President Adama Barrow
In the wake of former President Jammeh’s virulently homophobic rule, Gambia’s new leader appears far less concerned about the so-called “threat” of homosexuality.
This week, President Adama Barrow spoke for the first time on the issue of LGBT rights. According to The Point, he said that that homosexuality is not an issue in Gambia.
He is also reported to have pointed out that the country has far more pressing issues to focus on, such as the economy.
Barrow was voted into office late last year, unseating Jammeh, who only recently gave up power and went into exile after protracted negotiations and the threat of military action by neighbouring countries.
Jammeh’s fall was welcomed by LGBT Gambians. A despot for more than two decades, he not only advocated violence against LGBT people but also promoted the view that homosexuality is being pushed onto Africa by the West.
He threatened to execute gay people by having their heads cut off and is believed to have supported the arrest, detention and torture of a number of people on suspicion of homosexuality by the country’s National Intelligence Agency.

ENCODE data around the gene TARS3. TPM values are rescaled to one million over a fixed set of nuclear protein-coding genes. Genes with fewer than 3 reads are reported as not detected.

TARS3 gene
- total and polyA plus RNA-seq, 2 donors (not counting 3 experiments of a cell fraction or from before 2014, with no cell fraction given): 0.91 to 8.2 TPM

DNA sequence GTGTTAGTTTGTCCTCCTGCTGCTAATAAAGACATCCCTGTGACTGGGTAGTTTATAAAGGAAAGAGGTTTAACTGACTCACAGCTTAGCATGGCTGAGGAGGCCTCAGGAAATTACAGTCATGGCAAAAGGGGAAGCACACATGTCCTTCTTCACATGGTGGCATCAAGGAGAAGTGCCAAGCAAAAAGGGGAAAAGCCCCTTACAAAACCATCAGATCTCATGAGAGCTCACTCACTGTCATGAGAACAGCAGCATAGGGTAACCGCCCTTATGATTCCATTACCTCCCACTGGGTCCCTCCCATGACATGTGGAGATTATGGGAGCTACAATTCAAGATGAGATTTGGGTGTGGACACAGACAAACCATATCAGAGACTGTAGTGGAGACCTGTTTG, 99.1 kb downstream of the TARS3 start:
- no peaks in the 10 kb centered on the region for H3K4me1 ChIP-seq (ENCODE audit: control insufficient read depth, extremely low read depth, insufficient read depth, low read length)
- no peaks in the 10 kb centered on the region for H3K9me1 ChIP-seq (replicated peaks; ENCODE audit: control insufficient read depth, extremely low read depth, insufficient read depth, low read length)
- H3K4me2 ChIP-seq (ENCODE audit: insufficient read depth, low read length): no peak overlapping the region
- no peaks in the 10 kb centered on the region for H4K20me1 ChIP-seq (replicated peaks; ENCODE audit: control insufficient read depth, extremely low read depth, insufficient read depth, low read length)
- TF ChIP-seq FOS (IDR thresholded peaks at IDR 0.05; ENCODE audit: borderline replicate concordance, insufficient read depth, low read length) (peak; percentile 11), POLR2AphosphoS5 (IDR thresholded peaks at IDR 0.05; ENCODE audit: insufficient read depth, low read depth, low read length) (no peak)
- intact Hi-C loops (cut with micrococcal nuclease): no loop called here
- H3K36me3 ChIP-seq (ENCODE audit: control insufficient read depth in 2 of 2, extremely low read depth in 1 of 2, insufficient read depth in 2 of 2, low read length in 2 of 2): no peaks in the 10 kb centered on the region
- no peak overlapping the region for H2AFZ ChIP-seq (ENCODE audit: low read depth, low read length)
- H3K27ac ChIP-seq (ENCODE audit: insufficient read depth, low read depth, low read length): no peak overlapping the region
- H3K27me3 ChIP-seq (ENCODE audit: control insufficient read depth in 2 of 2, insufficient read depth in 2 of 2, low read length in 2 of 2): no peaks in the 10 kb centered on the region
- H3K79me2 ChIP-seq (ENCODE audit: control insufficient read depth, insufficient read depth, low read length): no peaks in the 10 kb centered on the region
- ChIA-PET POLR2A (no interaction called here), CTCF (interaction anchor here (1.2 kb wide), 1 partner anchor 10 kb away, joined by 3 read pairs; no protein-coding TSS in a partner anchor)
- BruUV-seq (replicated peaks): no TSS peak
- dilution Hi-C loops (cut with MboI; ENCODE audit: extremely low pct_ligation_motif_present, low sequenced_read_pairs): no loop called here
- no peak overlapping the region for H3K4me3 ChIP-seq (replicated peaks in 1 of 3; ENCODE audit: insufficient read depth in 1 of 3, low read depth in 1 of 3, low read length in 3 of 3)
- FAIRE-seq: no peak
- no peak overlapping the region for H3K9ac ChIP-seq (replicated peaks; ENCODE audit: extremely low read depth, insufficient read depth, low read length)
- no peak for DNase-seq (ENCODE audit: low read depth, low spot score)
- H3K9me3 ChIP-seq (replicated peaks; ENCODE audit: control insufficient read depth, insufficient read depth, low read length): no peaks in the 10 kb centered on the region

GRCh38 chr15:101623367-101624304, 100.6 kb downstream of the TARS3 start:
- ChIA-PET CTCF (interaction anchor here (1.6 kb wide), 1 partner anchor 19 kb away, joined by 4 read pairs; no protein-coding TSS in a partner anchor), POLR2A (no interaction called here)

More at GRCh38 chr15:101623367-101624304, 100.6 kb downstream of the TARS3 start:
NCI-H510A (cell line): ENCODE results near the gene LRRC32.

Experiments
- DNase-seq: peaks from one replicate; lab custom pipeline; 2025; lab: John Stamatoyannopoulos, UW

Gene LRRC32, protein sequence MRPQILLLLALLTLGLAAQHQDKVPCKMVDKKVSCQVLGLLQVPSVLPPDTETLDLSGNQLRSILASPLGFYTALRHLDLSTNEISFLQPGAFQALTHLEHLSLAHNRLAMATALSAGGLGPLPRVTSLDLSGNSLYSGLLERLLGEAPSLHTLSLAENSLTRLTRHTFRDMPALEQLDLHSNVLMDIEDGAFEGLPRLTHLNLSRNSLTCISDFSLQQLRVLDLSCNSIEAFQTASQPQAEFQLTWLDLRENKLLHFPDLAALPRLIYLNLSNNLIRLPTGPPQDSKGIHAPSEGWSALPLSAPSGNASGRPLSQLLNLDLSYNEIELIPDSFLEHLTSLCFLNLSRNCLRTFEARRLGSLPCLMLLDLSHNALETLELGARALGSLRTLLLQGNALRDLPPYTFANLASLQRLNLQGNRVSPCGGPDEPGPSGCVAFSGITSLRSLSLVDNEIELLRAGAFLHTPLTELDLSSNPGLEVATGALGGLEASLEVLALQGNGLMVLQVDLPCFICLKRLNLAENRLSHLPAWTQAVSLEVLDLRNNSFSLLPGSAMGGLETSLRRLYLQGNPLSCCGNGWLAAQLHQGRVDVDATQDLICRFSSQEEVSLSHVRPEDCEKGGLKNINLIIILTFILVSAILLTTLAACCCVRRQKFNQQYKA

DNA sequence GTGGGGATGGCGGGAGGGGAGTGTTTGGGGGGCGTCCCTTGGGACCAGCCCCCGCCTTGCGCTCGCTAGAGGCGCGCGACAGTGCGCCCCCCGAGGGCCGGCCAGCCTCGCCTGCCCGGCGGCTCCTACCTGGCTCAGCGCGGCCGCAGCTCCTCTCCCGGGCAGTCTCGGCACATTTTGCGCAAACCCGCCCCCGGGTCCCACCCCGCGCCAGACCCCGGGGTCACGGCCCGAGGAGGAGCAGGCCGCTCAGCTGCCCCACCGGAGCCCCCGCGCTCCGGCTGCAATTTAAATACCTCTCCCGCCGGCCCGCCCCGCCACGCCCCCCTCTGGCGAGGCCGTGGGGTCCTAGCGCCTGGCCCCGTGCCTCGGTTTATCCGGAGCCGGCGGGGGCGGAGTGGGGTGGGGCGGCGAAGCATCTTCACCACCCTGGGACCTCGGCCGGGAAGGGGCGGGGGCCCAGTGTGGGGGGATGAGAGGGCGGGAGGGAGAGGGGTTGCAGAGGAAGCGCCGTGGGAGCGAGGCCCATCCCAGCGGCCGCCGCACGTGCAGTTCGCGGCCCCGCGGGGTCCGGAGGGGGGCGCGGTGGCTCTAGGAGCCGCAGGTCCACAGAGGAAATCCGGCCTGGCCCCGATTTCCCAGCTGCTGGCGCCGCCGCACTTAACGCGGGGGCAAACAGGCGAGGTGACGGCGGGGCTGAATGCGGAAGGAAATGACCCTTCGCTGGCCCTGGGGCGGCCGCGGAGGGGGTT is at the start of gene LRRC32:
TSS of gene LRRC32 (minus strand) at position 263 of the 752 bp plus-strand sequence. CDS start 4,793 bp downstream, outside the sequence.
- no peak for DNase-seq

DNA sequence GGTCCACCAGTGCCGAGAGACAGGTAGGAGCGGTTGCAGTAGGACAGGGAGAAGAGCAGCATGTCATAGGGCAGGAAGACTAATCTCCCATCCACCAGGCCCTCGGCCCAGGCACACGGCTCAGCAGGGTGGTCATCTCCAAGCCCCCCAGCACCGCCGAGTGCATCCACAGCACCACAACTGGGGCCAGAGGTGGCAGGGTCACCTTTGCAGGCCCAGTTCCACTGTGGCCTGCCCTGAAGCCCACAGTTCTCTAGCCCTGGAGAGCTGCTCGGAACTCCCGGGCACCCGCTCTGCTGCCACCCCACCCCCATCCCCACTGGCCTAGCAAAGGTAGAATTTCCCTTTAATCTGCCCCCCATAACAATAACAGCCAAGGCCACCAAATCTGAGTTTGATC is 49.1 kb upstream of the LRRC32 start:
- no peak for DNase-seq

While Barrow has so-far espoused a far more democratic and human rights based approach than his predecessor, his views on homosexuality have never been publicly expressed, until now.
His reported comments do not quite suggest that he is planning to decriminalise homosexuality, but they do indicate that under his rule the country may ease off on the active state persecution of LGBT people.
Homosexuality is illegal in The Gambia under British colonial era laws and those found guilty of “unnatural offences” face up to 14 years in prison. In October 2014, Jammeh signed a law creating the crime of “aggravated homosexuality”, which carries punishment of up to life in prison.